The Workers’ History Museum is excited about our upcoming E.B. Eddy exhibit, to be housed in our office at 251 Bank Street, Ottawa. The exhibit will be drawn from the Canada Science and Technology Museum Corporation (CSTMC)’s Domtar Eddy Booth collection, which contains more than 20,000 items including artifacts, photos, drawings, advertisements, and brochures.
For those who don’t already know, the E.B. Eddy Company was founded by Ezra Butler Eddy in 1851. Eddy’s first product was matches and he later expanded into making other items such as pails, doors, and sashes. In 1891, Eddy entered the pulp and paper industry making products such as toilet paper. The company was originally located on the Hull side of the river, beside the Chaudière falls and the Alexandria Bridge. Then in 1947, Eddy acquired the J.R. Booth Company. This expanded the company to both sides of the river. In 1998, E.B. Eddy was acquired by Domtar (which explains CSTMC’s official name for the collection). The Domtar plant continued until 2007, when the last paper machine of the Domtar E.B. Eddy plant was shut down.
The collection contains rich materials to provide the WHM with several avenues to interpret E.B. Eddy’s history. Today, we would like to share some of these to give you a better idea of what goes into creating an exhibit.
A possible theme for our proposed exhibit is to demonstrate the history of changes to the E.B. Eddy site from 1851 to present. The collection contains several aerial site photographs of the plant. The use of these photographs reveals the expansion of the plant and its larger implications for the growth of the working class in Hull and the surrounding area. This photograph is an example of one of many photographs the WHM could use in this comparison.
Another interesting avenue to interpret this collection is its implication on gender working class history. The photographs below illustrate women from the 1920s and 1950s working in the E.B. Eddy factory. They completed tasks such as counting sheets of paper and packing matches. Their inclusion in the factory suggests that women were thought to have the appropriate skills for the kind of tasks in the factory such as counting sheets of paper. Their specific duties also provide an indication of the type of “appropriate labour” for women in each period. Unfortunately, there is very little information associated with the photographs; further research into women’s work in pulp and paper factories is required if the topic is to be explored in greater detail in the exhibit.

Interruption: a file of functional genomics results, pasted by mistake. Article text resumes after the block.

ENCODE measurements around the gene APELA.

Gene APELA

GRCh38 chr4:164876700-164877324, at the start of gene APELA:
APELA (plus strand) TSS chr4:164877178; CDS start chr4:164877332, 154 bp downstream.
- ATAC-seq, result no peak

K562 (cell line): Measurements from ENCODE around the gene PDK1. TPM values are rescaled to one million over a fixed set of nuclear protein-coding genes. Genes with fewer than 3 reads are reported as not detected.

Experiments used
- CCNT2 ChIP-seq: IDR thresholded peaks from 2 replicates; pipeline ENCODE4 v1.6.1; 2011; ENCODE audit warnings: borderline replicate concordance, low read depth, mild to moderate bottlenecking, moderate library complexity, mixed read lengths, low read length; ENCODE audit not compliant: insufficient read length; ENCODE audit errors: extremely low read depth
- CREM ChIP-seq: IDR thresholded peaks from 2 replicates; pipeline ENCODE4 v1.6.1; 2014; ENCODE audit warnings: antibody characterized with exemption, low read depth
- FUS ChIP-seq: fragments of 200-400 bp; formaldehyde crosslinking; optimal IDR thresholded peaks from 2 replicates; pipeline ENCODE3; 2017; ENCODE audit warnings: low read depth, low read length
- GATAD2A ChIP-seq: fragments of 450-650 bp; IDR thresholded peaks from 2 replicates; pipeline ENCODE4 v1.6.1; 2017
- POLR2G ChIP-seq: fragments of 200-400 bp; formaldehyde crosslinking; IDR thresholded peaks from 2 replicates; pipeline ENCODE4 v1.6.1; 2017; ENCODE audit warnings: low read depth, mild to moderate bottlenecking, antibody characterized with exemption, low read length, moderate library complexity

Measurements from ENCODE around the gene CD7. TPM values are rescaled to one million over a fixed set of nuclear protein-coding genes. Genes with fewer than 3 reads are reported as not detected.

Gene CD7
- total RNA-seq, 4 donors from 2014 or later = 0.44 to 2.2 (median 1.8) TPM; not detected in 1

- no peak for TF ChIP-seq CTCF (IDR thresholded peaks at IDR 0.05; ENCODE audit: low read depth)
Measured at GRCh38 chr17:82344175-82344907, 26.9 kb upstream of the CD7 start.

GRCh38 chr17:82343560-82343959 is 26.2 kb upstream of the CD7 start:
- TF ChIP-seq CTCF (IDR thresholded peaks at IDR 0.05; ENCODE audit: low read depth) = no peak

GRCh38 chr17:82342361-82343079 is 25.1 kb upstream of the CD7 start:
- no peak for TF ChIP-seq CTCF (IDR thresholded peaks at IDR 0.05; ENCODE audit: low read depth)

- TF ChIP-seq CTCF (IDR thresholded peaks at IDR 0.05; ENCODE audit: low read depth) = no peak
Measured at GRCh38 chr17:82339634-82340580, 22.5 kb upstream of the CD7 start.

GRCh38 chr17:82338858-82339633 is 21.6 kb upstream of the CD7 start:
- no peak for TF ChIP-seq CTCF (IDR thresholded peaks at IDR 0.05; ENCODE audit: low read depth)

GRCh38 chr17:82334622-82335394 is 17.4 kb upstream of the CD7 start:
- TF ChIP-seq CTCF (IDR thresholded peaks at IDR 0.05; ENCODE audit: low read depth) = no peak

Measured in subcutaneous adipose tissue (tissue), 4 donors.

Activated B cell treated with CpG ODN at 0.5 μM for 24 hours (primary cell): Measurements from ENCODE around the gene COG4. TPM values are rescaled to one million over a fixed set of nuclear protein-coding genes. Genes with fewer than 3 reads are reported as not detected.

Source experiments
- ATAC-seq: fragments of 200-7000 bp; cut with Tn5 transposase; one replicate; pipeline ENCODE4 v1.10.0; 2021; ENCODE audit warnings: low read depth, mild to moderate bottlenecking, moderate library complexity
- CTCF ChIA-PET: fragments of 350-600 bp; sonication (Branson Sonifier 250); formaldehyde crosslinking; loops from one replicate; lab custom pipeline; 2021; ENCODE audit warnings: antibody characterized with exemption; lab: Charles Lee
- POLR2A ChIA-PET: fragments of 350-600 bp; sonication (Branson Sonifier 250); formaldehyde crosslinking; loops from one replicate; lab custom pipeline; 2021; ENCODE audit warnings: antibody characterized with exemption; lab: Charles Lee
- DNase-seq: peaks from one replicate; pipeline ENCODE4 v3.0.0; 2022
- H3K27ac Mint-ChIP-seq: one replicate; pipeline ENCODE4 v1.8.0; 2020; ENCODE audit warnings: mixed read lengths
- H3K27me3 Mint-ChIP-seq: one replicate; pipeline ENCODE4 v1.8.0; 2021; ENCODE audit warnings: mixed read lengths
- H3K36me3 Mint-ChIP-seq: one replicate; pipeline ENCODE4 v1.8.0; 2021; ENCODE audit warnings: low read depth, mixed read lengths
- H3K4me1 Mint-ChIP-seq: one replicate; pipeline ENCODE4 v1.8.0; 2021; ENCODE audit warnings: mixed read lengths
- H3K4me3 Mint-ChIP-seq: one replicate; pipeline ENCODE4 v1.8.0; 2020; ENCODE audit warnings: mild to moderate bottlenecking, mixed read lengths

Another research possibility is a partnership with the CSTMC in an oral history project. Since the plant closed in 2007, we might encourage former E.B. Eddy workers to share their experiences about the plant. Our expertise in documenting oral histories could help us to collect and preserve these stories.
Regardless of which avenue the WHM takes, the future exhibit will focus on the workers. One overall message from our visit to the CSTMC’s archives came from David McGee, CSTMC Archivist, who generously shared the contents of the collection with us. McGee stated that “the collection represents much more than a chemical process.” This is precisely how the WHM views this unique opportunity to share the workers’ history of E.B. Eddy: as a chance to present an untold story.
We hope you’ve enjoyed this glimpse into the development of an exhibit from the ground up. If you would like to share your thoughts about what you would like to see in this future exhibition, please contact us.
The WHM would like to thank the Communication Energy and Paperworkers Union of Canada (now part of Unifor) for funding the E.B. Eddy summer exhibit.
By Christina Stokes, Exhibits & Education Committee